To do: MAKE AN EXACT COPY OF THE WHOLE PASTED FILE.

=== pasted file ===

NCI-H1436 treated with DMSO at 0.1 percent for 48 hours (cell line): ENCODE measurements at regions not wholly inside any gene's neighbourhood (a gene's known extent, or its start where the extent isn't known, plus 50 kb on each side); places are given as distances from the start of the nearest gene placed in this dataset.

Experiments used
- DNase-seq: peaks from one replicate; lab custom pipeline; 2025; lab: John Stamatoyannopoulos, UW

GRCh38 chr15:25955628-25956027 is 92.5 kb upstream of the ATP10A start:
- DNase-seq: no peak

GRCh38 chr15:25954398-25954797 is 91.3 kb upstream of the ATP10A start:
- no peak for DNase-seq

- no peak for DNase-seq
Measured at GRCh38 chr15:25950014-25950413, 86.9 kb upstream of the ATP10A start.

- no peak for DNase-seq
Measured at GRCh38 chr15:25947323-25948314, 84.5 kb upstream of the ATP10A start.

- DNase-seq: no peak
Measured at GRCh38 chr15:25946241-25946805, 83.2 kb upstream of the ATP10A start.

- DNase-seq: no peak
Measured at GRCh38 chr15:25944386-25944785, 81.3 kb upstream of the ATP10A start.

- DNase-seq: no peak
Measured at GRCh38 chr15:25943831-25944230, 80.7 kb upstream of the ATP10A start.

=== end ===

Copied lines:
NCI-H1436 treated with DMSO at 0.1 percent for 48 hours (cell line): ENCODE measurements at regions not wholly inside any gene's neighbourhood (a gene's known extent, or its start where the extent isn't known, plus 50 kb on each side); places are given as distances from the start of the nearest gene placed in this dataset.

Experiments used
- DNase-seq: peaks from one replicate; lab custom pipeline; 2025; lab: John Stamatoyannopoulos, UW

GRCh38 chr15:25955628-25956027 is 92.5 kb upstream of the ATP10A start:
- DNase-seq: no peak

GRCh38 chr15:25954398-25954797 is 91.3 kb upstream of the ATP10A start:
- no peak for DNase-seq

- no peak for DNase-seq
Measured at GRCh38 chr15:25950014-25950413, 86.9 kb upstream of the ATP10A start.

- no peak for DNase-seq
Measured at GRCh38 chr15:25947323-25948314, 84.5 kb upstream of the ATP10A start.

- DNase-seq: no peak
Measured at GRCh38 chr15:25946241-25946805, 83.2 kb upstream of the ATP10A start.

- DNase-seq: no peak
Measured at GRCh38 chr15:25944386-25944785, 81.3 kb upstream of the ATP10A start.

- DNase-seq: no peak
Measured at GRCh38 chr15:25943831-25944230, 80.7 kb upstream of the ATP10A start.